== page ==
2A deep Herschel/SPIRE 30′ × 30′ observation centered at NGC 6543 as part of the Key Program Guaranteed Time (KPGT; obsID = 1342188590) covers the AKARI NEP-Deep field partially. The region outside the deep KPGT area is covered by a shallow Herschel Open Time 2 program (Pearson et al., in prep.). Because NEP.0072 is located in the shallow SPIRE area, the test for deboosting of NEP.0072 using the result in Wang et al. (2014) is not appropriate.
3In order to correct for flux boosting, we used the geometric function fitted on the simulated ELAIS S1 SWIRE field (refer to Equation (8) and the result of EL generated by the SXT (Table 6) in Wang et al. 2014).

Acknowledgments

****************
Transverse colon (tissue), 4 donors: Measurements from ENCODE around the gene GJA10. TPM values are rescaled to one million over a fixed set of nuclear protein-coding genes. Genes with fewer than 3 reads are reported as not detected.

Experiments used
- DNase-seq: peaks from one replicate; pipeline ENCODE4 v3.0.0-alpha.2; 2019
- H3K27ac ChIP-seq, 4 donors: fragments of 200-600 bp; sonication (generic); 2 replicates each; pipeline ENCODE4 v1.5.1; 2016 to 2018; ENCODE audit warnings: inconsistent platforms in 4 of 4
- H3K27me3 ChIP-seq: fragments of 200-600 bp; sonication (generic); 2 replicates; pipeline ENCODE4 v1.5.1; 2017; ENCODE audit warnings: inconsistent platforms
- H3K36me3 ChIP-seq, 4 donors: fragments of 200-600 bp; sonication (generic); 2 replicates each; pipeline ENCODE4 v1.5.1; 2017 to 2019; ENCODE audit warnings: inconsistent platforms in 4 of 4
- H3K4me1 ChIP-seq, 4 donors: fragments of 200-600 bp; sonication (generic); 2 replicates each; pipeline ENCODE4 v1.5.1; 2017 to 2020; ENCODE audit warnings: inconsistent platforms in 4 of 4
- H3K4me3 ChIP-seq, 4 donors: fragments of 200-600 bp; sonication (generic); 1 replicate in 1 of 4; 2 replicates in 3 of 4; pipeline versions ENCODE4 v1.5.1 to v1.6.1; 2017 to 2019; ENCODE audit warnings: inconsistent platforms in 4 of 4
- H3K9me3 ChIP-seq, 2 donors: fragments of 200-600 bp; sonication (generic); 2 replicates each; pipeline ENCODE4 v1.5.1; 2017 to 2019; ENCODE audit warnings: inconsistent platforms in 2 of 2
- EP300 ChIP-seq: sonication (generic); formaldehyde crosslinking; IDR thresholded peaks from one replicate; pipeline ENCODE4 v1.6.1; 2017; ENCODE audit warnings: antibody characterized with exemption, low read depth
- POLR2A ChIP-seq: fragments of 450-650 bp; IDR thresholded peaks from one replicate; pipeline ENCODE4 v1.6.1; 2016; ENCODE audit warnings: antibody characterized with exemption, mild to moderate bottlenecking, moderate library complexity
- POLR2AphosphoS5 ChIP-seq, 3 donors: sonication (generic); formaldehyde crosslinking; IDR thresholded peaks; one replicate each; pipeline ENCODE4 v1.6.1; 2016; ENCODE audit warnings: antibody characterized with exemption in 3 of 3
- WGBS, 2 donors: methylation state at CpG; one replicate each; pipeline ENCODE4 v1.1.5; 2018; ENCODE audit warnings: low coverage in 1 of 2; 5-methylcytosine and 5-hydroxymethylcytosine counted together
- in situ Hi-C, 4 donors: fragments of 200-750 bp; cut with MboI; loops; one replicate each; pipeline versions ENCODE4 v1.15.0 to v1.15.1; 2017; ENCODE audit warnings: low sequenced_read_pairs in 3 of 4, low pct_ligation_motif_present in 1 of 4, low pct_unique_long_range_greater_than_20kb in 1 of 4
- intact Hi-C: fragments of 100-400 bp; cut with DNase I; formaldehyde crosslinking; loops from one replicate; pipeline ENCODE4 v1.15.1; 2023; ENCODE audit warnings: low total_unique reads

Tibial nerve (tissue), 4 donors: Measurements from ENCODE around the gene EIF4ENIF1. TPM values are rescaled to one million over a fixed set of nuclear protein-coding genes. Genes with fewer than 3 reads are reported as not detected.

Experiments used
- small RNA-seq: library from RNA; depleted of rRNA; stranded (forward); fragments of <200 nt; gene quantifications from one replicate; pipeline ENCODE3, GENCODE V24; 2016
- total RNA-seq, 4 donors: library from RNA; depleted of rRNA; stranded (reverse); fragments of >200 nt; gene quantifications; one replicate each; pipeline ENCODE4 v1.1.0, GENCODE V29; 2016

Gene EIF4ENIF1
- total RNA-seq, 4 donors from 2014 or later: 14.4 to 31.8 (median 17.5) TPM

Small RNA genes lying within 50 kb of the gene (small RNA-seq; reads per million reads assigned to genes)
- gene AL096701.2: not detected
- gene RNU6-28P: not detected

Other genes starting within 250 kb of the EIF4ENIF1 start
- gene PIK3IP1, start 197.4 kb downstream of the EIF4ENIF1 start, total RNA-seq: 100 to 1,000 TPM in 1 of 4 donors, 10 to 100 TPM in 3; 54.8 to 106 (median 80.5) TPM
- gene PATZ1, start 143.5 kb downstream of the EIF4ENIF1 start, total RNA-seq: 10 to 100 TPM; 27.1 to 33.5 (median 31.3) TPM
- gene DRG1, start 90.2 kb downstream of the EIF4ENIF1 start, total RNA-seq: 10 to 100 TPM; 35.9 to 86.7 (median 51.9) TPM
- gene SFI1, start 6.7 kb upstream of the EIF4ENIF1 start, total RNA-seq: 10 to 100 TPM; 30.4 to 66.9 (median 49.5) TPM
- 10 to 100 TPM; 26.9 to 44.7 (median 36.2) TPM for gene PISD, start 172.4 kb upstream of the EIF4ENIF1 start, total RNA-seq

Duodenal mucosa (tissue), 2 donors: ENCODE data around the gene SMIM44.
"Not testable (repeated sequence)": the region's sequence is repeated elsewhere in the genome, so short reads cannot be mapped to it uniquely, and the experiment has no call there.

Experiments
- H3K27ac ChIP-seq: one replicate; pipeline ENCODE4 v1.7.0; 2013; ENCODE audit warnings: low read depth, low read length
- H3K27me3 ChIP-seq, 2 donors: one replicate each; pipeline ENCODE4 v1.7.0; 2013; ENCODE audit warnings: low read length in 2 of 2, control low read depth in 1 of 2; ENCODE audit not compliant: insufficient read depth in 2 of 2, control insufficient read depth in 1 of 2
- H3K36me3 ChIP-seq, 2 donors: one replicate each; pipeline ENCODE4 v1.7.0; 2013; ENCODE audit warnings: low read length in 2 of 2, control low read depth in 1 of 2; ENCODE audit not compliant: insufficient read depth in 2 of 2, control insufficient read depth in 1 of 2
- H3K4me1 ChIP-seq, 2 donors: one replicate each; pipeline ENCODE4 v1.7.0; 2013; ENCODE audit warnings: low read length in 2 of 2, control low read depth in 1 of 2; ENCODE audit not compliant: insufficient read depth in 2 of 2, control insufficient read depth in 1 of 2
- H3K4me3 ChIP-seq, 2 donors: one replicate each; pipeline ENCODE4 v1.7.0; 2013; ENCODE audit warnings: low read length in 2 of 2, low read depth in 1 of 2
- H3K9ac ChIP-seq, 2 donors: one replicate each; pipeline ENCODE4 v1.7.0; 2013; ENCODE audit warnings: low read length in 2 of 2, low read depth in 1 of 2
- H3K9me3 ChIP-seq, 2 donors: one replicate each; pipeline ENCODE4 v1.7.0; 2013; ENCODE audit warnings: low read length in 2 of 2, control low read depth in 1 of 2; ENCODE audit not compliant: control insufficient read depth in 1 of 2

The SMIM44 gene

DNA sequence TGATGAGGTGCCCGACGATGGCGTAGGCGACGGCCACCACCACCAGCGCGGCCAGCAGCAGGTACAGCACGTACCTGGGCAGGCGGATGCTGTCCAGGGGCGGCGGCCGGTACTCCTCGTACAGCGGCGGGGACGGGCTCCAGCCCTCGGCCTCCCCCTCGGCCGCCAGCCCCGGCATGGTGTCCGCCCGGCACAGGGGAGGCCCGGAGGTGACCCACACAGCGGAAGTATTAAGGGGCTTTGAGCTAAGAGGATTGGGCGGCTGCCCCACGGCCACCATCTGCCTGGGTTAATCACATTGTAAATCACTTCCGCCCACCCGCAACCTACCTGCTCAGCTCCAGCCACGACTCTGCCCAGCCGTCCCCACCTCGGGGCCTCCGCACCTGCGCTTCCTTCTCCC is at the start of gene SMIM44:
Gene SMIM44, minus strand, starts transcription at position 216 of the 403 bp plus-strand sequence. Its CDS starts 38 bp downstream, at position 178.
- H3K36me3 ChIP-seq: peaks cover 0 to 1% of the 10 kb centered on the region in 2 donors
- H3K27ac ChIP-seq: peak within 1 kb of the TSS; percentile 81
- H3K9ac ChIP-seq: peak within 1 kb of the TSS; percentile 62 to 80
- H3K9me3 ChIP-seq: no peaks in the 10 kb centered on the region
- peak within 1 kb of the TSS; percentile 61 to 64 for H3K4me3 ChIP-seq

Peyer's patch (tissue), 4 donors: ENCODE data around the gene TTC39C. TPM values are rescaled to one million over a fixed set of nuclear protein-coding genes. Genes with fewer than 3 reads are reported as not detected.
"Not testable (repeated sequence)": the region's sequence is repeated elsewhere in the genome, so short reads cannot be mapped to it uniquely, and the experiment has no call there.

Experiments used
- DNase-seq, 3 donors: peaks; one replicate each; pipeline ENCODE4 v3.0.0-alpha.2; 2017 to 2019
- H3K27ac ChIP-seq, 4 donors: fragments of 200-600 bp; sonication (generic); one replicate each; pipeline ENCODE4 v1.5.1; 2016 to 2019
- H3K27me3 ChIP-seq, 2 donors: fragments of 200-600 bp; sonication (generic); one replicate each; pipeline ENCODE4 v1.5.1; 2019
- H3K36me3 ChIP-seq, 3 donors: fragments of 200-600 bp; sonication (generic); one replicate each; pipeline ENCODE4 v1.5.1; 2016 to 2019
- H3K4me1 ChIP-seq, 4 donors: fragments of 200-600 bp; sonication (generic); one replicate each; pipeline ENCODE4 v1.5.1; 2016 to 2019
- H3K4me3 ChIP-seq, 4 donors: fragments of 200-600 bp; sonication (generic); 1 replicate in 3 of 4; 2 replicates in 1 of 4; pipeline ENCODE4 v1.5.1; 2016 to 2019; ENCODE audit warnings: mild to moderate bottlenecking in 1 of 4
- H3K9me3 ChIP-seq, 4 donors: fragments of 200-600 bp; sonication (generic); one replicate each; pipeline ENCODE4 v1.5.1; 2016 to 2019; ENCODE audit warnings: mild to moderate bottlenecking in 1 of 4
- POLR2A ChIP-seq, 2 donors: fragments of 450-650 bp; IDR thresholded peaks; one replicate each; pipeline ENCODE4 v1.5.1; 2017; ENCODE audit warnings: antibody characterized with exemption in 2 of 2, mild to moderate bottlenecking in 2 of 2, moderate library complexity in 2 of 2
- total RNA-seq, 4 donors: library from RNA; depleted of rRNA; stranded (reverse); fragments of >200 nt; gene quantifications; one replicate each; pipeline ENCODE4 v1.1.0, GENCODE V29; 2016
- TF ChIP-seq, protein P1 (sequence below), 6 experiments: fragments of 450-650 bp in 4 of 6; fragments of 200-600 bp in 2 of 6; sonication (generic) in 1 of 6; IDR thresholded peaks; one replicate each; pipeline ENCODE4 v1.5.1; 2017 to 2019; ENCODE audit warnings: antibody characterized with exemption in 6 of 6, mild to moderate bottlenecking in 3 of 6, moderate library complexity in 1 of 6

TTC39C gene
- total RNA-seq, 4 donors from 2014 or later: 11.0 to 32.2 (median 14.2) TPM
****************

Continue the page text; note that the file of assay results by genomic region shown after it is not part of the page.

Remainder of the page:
The James Clerk Maxwell Telescope is operated by the East Asian Observatory on behalf of The National Astronomical Observatory of Japan, Academia Sinica Institute of Astronomy and Astrophysics, the Korea Astronomy and Space Science Institute, the National Astronomical Observatories of China and the Chinese Academy of Sciences (Grant No. XDB09000000), with additional funding support from the Science and Technology Facilities Council of the United Kingdom and participating universities in the United Kingdom and Canada. The James Clerk Maxwell Telescope has historically been operated by the Joint Astronomy Centre on behalf of the Science and Technology Facilities Council of the United Kingdom, the National Research Council of Canada and the Netherlands Organisation for Scientific Research. Additional funds for the construction of SCUBA-2 were provided by the Canada Foundation for Innovation. Subaru/Scam RC band images are retrieved from the JVO portal (http://jvo.nao.ac.jp/portal) operated by the NAOJ. W-SJ and HJS are supported in part by the NEXTSat-1 NISS project from the Ministry of Science, ICT and Future Planning (MSIP) and Satellite Technology Research Center (SaTReC) of Korea (NRF-2012M1A3A4A01056419). MK was supported by the National Research Foundation of Korea (NRF) grant funded by the Korea government (MSIP; No. 2017R1C1B2002879). TM and JDT are supported by CONACyT grant 252531 and DGAPA-UNAM PAPIIT IN104216. J.D. UNAM-DGAPA for the postdoctoral fellowships. This study uses data from the Gran Telescopio Canarias, operated by the Instituto de AstrofÍsica de Canarias, under active support of the Spanish Government and the Local Government from the Canary Islands through the European Funds for the Regional Development (FEDER) provided by the European Union, including participation of the Instituto de AstronomÍa de la Universidad Nacional Aut´onoma de México (IA-UNAM), the Instituto Nacional de AstrofÍsica, ´Optica y Electr´onica (INAOE, México), and the University of Florida (United States).